Beginning December 28, 2021, employers must pay tipped employees the full minimum wage for periods when non tip-producing work is performed for a substantial amount of time, in light of a new Department of Labor (DOL) Final Rule taking effect that date. To comply with the rule, employers should revisit their current policies regarding how tipped employees are compensated and ensure that they carefully track how tipped workers spend their time.
A tip credit allows an employer the opportunity to satisfy a portion of its minimum wage obligation to a tipped employee by taking a partial credit toward the minimum wage based on the amount of tips an employee receives, provided that the employer meets certain requirements. Please note that the references to minimum wage requirements in this article are based on the federal minimum wage; many states and localities have higher minimum wage requirements that must be honored. In addition, some states may not allow for a tip credit at all.
Before utilizing the FLSA tip credit, employers must provide the following information to a tipped employee:
1) the amount of cash wage the employer is paying a tipped employee, which must be at least $2.13 per hour;
2) the additional amount claimed by the employer as a tip credit, which cannot exceed $5.12 (the difference between the federal minimum required cash wage of $2.13 and the current minimum wage of $7.25);
3) that the tip credit claimed by the employer cannot exceed the amount of tips actually received by the tipped employee;
4) that all tips received by the tipped employee are to be retained by the employee except for a valid tip pooling arrangement limited to employees who customarily and regularly receive tips; and
5) that the tip credit will not apply to any tipped employee unless the employee has been informed of these tip credit provisions.
Employers may provide oral or written notice to their tipped employees informing them of the above. Any employer who fails to provide the required information cannot use a tip credit and therefore must pay the tipped employee at least $7.25 per hour in wages and allow the tipped employee to keep all tips received.
CLASSIFYING TIPPED EMPLOYEES’ WORK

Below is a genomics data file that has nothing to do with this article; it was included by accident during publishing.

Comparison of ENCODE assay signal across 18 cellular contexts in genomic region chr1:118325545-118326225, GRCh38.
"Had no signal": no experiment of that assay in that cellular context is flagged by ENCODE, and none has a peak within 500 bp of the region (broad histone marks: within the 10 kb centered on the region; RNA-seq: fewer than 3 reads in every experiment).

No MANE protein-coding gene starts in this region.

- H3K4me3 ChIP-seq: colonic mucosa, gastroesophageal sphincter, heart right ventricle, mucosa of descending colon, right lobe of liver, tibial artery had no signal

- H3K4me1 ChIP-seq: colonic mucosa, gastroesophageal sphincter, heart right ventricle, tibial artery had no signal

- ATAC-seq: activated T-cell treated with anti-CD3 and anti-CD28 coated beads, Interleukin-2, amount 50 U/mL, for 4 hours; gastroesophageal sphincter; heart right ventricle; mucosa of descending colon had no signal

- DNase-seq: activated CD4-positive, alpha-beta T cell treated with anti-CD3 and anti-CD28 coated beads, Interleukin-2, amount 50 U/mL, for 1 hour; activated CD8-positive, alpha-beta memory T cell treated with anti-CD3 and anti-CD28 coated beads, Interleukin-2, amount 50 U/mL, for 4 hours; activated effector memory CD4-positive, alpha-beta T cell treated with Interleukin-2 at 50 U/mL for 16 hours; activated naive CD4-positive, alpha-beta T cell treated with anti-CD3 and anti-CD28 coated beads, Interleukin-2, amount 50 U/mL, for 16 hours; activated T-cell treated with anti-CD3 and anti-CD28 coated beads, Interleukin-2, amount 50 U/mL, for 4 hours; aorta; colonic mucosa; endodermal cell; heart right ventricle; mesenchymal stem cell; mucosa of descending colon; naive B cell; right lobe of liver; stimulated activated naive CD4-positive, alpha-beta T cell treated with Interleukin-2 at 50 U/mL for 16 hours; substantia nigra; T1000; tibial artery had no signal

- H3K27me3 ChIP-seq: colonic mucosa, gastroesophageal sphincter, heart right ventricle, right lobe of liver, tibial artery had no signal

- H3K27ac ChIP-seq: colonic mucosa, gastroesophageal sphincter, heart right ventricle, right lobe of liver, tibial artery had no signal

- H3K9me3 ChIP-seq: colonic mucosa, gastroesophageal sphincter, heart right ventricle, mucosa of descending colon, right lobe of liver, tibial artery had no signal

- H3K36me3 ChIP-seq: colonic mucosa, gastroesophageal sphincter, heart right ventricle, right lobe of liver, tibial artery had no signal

The Final Rule establishes that a tipped employees’ work duties must be divided into three categories: (1) tip-producing work; (2) directly supporting work; and (3) work that is not part of a tipped occupation. By identifying work duties using these three categories, employers will be able to determine whether they may take a tip credit against their minimum wage obligations.
The Final Rule defines tip-producing work as work that provides service to customers for which tipped employees receive tips. Examples of tip-producing work are taking orders, serving food and drinks, making drinks at a bar, or performing a pedicure at a nail salon.
Directly Supporting Work
Work is generally considered directly supporting if it is performed in preparation of or to otherwise assist tip-producing customer service work. The time spent doing work that is directly supporting tip-producing work may be paid at a tip credit rate, but only if the work is not performed for a substantial amount of time. The DOL defines a substantial amount of time as either: (a) more than 20 percent of the hours in the workweek for which the employer has taken a tip credit; or (b) more than 30 continuous minutes.
The Final Rule specifies that any time spent performing directly supporting work for a continuous period in excess of 30 minutes must be paid at full minimum wage. Furthermore, the 20 percent limitation applies only to the hours for which the employer took a tip credit, it does not consider the hours paid at full minimum wage. For example, if a tipped employee works a total of 40 hours in a week, but 10 of those hours are paid at full minimum wage, then the 20% calculation applies only to the 30 hours for which the employer took the tip credit. The employee could devote up to 6 hours (20% of 30 hours) to directly supporting work during those 30 hours before it is considered a substantial amount of time.
Examples of work that directly supports tip-producing work are refilling salt and pepper shakers, setting tables, sweeping or vacuuming under tables in the dining area, slicing fruit for drinks, or cleaning pedicure baths between customers in a nail salon.
Work That Is Not Part Of a Tipped Occupation
This category acts as a catch-all which includes any work that does not fall under either tip-producing work or directly supporting work. Under the Final Rule, no tip credit can be taken when any time is spent towards this third category; this time must be compensated at full minimum wage.
Examples of work that is not part of a tipped occupation include cleaning kitchens or bathrooms as servers or bartenders, ordering supplies for a salon as a nail technician, or cleaning non-residential parts of a hotel as a hotel housekeeper.
The biggest challenge facing employers is keeping track of the time spent towards work that directly supports tip-producing work time in order to abide by the Final Rule, which is why it is important to revisit current timekeeping policies. If you have any questions or for further assistance with compliance, contact your Akerman attorney.